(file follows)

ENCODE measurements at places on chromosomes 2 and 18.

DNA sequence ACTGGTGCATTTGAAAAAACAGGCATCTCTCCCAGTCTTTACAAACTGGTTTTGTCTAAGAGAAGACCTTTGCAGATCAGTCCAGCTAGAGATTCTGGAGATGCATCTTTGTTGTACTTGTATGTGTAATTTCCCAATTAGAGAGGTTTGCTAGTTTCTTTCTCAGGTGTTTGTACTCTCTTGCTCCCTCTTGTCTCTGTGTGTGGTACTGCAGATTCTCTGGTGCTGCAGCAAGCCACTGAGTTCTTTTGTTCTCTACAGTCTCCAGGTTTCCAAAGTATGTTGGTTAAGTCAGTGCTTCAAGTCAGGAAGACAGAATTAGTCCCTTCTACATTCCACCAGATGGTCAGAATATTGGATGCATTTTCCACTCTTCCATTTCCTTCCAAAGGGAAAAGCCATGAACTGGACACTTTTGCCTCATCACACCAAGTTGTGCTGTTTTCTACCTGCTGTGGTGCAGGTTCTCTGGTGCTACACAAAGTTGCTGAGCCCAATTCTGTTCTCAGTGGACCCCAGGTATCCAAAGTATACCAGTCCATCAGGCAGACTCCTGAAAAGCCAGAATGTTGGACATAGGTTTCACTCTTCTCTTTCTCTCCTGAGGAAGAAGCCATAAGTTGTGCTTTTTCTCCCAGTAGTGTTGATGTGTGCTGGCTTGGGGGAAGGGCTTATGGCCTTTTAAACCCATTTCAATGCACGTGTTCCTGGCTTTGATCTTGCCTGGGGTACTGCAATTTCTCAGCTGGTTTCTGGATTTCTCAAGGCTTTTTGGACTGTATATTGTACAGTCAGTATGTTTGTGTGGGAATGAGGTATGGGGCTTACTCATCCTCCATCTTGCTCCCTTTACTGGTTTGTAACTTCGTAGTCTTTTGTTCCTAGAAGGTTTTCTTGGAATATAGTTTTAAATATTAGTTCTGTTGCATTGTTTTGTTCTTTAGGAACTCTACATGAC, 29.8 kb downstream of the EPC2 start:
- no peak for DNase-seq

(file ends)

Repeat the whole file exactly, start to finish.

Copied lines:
ENCODE measurements at places on chromosomes 2 and 18.

DNA sequence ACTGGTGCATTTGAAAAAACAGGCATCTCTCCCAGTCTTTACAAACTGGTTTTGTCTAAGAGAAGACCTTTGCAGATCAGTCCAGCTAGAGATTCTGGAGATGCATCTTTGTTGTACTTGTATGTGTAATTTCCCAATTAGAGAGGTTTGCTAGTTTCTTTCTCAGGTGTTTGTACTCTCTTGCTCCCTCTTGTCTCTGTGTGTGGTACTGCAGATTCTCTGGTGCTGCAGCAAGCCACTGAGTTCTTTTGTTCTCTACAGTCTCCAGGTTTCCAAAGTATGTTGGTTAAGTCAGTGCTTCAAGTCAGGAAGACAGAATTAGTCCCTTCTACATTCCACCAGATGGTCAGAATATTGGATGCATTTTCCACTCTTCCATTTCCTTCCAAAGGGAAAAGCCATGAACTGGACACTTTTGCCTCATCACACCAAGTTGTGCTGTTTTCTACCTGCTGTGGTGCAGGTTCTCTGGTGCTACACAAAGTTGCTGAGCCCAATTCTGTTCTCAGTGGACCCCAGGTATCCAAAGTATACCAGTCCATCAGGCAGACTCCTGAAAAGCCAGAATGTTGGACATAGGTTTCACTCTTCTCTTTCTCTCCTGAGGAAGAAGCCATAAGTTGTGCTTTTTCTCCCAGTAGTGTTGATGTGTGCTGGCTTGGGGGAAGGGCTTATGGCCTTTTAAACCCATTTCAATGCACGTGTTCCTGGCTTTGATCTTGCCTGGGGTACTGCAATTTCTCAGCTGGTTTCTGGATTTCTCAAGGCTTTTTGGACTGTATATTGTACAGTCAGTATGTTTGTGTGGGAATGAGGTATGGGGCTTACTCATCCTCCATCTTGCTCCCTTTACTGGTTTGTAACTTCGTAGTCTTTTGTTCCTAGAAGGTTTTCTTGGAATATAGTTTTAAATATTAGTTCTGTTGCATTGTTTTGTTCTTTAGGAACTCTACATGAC, 29.8 kb downstream of the EPC2 start:
- no peak for DNase-seq